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From Wikipedia, the free encyclopedia

A running gag, or running joke, is a literary device that takes the form of an amusing joke or a comical reference and appears repeatedly throughout a work of literature or other form of storytelling. Though they are similar, catchphrases are not considered to be running gags.[1][2]

Running gags can begin with an instance of unintentional humor that is repeated in variations as the joke grows familiar and audiences anticipate reappearances of the gag. The humor in a running gag may derive entirely from how often it is repeated, but the underlying statement or situation will always be some form of joke. A trivial statement will not become a running gag simply by being repeated. A running gag may also derive its humor from the (in)appropriateness of the situation in which it occurs, or by setting up the audience to expect another occurrence of the joke and then substituting something else (bait and switch). Running gags are found in everyday life, live theater, live comedy, television shows, video games, films, books, comic strips, and potentially any other situation in which humor is possible and there is enough time for the repetitions to happen.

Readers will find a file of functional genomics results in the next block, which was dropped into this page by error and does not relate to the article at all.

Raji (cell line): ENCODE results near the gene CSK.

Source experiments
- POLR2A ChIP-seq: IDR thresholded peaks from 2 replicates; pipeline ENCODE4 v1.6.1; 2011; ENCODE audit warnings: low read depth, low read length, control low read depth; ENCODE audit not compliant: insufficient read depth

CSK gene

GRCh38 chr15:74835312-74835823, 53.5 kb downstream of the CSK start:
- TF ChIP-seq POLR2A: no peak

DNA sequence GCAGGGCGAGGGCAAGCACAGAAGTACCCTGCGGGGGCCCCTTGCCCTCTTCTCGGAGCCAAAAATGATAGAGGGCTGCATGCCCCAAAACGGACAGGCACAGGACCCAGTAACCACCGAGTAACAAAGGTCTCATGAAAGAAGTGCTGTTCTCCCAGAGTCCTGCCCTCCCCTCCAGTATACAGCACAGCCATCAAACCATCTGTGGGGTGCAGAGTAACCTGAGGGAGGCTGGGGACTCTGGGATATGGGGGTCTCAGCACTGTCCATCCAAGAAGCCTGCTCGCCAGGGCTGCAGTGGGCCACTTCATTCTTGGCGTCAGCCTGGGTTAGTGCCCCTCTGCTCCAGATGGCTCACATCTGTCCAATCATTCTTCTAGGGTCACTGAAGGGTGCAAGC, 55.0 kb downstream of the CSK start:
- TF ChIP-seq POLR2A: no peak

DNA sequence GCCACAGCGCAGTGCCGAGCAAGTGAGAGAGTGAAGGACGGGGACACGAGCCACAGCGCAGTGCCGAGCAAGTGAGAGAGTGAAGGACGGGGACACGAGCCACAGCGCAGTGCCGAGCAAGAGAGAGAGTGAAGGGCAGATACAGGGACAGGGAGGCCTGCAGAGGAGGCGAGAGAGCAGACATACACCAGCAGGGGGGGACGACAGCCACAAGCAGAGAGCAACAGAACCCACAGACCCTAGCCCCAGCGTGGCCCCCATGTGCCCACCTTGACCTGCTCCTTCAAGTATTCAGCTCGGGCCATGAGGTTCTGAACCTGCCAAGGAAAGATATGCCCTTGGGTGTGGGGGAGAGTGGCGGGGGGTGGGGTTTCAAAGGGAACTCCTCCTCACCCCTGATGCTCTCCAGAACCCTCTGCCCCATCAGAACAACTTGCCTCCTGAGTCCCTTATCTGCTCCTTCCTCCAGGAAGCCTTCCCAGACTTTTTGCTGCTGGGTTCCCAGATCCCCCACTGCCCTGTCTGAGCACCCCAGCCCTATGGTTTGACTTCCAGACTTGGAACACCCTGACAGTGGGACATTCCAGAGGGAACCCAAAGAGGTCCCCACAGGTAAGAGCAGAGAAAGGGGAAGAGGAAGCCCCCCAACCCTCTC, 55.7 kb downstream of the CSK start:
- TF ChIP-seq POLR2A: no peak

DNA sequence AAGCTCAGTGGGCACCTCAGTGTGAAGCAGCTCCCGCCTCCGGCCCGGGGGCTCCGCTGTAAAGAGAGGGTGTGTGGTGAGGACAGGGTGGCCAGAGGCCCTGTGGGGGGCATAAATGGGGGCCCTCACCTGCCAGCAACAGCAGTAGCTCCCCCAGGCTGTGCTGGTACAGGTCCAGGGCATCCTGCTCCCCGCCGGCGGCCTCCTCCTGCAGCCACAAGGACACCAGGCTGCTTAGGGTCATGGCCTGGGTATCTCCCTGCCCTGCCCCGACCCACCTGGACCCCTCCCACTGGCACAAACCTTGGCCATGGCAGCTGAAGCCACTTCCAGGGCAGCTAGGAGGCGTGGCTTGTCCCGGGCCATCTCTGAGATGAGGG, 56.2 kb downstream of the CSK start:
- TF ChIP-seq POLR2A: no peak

A running gag can be verbal or visual and may "convey social values by echoing belligerent speakers with a barrage of caricatured threats".[3] For example, a character may present others with a proposition that is so ridiculous or outrageous it is likely to be self-mocking to the point where the original request has little or no chance of actually being carried out and results in a humorous effect.[3]

See also


  1. ^ "The running gag, a staple of broad comedy, depends on the watcher's reference to the passage of time".Byron, Mark S (2007). Samuel Beckett's Endgame. Editions Rodopi B.V. p. 82. ISBN 978-90-420-2288-1.
  2. ^ "The running gag has long been recognised as a standard ingredient of slapstick comedy ..." Beaver, Frank Eugene (2007). Dictionary of film terms: the aesthetic companion to film art. Peter Lang Publishing Inc. p. 207. ISBN 978-0-8204-7298-0.
  3. ^ a b Brunvand, Jan Harold (1998). American Folklore: An Encyclopedia Garland Reference Library of the Humanities; Vol. 1551. New York: Garland. pp. 719, 812. ISBN 978-0815333500.
This page was last edited on 23 April 2023, at 16:26
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